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  • Name: Philippa Makepeace
  • Job Title: Technical Assistant
  • Location: Leeds
  • University: Oxford
  • Degree: MChem Chemistry

What made you decide to become a Patent Attorney?
I was attracted to the profession as it enables me to engage with science and technology on a daily basis, whilst continuing to utilise and develop both analytical and literary skills. The job inherently encourages the discussion of new developments in varying fields of science and technology and permits regular interaction with inventors, themselves often leading experts in their fields. Tasks such as drafting and amending bring a new challenge, requiring an understanding of the use and interpretation of language when making strong, well-reasoned arguments. In this profession, every day is different and the job is challenging, but highly stimulating and rewarding.

How did you get your job at Appleyard Lees?
I sent my CV and a covering letter to a number of firms at the beginning of my final year at university. Although Appleyard Lees had no positions for Trainee Patent Attorneys available at that time, they contacted me a few months later when such an opportunity presented itself. I attended a short interview at the Leeds office, was then invited back to partake in two days of assessment and was lucky enough to be offered the position.

What is it like working at Appleyard Lees?
Appleyard Lees is a fantastic place to work. From early on, I felt welcomed and included. Patent work can be solitary at times, but the friendly atmosphere and support from colleagues makes you forget this. In terms of training, I feel very secure in the knowledge that I can approach any of my fellow trainees or superiors and they will find the time to help and assist me. I have been working at Appleyard Leeds for almost a year now and am just about to sit my foundation level exams for UK qualification. This requires a good deal of revision outside of work hours, but I am supported by the firm in terms of both practical tutorials and also advice and encouragement.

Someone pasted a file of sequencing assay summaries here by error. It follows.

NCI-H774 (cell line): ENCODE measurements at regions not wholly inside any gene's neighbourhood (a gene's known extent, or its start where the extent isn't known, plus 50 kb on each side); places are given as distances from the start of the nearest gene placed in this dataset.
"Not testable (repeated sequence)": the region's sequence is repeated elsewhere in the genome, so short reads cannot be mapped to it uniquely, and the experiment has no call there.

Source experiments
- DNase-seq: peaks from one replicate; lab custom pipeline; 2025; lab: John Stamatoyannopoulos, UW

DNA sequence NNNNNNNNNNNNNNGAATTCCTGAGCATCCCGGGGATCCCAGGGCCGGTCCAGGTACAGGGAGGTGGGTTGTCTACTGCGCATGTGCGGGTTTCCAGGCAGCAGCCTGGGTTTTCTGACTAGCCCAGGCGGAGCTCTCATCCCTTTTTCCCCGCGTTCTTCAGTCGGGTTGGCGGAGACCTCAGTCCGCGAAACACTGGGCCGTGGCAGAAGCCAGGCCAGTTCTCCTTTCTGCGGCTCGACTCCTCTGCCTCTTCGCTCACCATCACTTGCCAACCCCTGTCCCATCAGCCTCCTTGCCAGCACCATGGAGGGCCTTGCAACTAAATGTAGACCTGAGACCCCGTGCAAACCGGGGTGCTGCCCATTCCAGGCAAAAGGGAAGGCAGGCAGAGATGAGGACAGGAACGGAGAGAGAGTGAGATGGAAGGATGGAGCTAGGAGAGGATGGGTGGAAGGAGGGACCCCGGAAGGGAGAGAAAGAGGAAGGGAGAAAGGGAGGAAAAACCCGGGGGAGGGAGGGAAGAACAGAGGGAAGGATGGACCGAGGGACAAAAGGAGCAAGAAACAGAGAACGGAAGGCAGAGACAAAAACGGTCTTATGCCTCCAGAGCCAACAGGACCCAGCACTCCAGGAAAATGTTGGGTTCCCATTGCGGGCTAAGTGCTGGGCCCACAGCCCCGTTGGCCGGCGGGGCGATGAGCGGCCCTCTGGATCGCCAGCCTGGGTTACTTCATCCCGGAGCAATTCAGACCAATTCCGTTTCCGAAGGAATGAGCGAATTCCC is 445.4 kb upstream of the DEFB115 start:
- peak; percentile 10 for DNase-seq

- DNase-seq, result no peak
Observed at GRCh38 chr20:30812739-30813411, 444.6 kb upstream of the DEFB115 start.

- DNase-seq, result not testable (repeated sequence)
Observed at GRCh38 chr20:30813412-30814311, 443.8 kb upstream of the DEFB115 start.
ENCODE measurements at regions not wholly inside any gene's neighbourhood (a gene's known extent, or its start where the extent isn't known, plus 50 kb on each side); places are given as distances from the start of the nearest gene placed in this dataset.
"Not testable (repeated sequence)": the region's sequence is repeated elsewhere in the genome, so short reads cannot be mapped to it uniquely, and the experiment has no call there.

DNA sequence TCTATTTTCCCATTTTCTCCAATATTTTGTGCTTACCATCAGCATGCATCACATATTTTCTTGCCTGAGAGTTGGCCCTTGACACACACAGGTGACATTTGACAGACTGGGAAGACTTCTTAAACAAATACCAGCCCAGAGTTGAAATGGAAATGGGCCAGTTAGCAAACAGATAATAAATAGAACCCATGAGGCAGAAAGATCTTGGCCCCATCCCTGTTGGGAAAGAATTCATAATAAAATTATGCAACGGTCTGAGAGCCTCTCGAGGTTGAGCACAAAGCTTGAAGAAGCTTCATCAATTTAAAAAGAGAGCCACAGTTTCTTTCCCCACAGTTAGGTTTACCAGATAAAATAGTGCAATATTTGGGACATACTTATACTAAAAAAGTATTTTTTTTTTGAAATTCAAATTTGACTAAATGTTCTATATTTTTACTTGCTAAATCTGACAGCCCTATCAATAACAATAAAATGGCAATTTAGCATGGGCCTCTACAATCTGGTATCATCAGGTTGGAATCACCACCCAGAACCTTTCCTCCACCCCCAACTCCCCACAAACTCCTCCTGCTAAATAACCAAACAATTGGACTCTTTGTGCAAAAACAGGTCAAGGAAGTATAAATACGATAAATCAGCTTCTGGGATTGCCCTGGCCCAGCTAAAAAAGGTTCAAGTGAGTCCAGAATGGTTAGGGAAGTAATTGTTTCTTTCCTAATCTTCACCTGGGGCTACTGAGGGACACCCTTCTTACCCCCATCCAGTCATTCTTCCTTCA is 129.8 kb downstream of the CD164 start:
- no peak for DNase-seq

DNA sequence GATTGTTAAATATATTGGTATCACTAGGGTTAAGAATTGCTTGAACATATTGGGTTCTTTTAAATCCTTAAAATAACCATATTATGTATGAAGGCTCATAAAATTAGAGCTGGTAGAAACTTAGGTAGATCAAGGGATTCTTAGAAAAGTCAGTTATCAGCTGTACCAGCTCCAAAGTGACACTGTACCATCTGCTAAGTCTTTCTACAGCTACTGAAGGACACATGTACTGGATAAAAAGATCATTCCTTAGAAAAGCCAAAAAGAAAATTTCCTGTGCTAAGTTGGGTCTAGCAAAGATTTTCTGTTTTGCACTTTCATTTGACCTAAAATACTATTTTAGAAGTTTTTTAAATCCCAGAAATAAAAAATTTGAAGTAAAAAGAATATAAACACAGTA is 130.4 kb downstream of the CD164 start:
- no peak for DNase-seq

Do you have any advice for anyone wanting to work in the profession?
My main piece of advice would be to get some work experience if at all possible. I emailed some firms requesting to shadow an Attorney during a summer holiday from university and was lucky enough to acquire a week of work experience with a solicitor who was also a qualified Patent Attorney. This experience was invaluable, providing both a good introduction to the world of Intellectual Property and standing me in good stead for my subsequent interviews and the start of my career.

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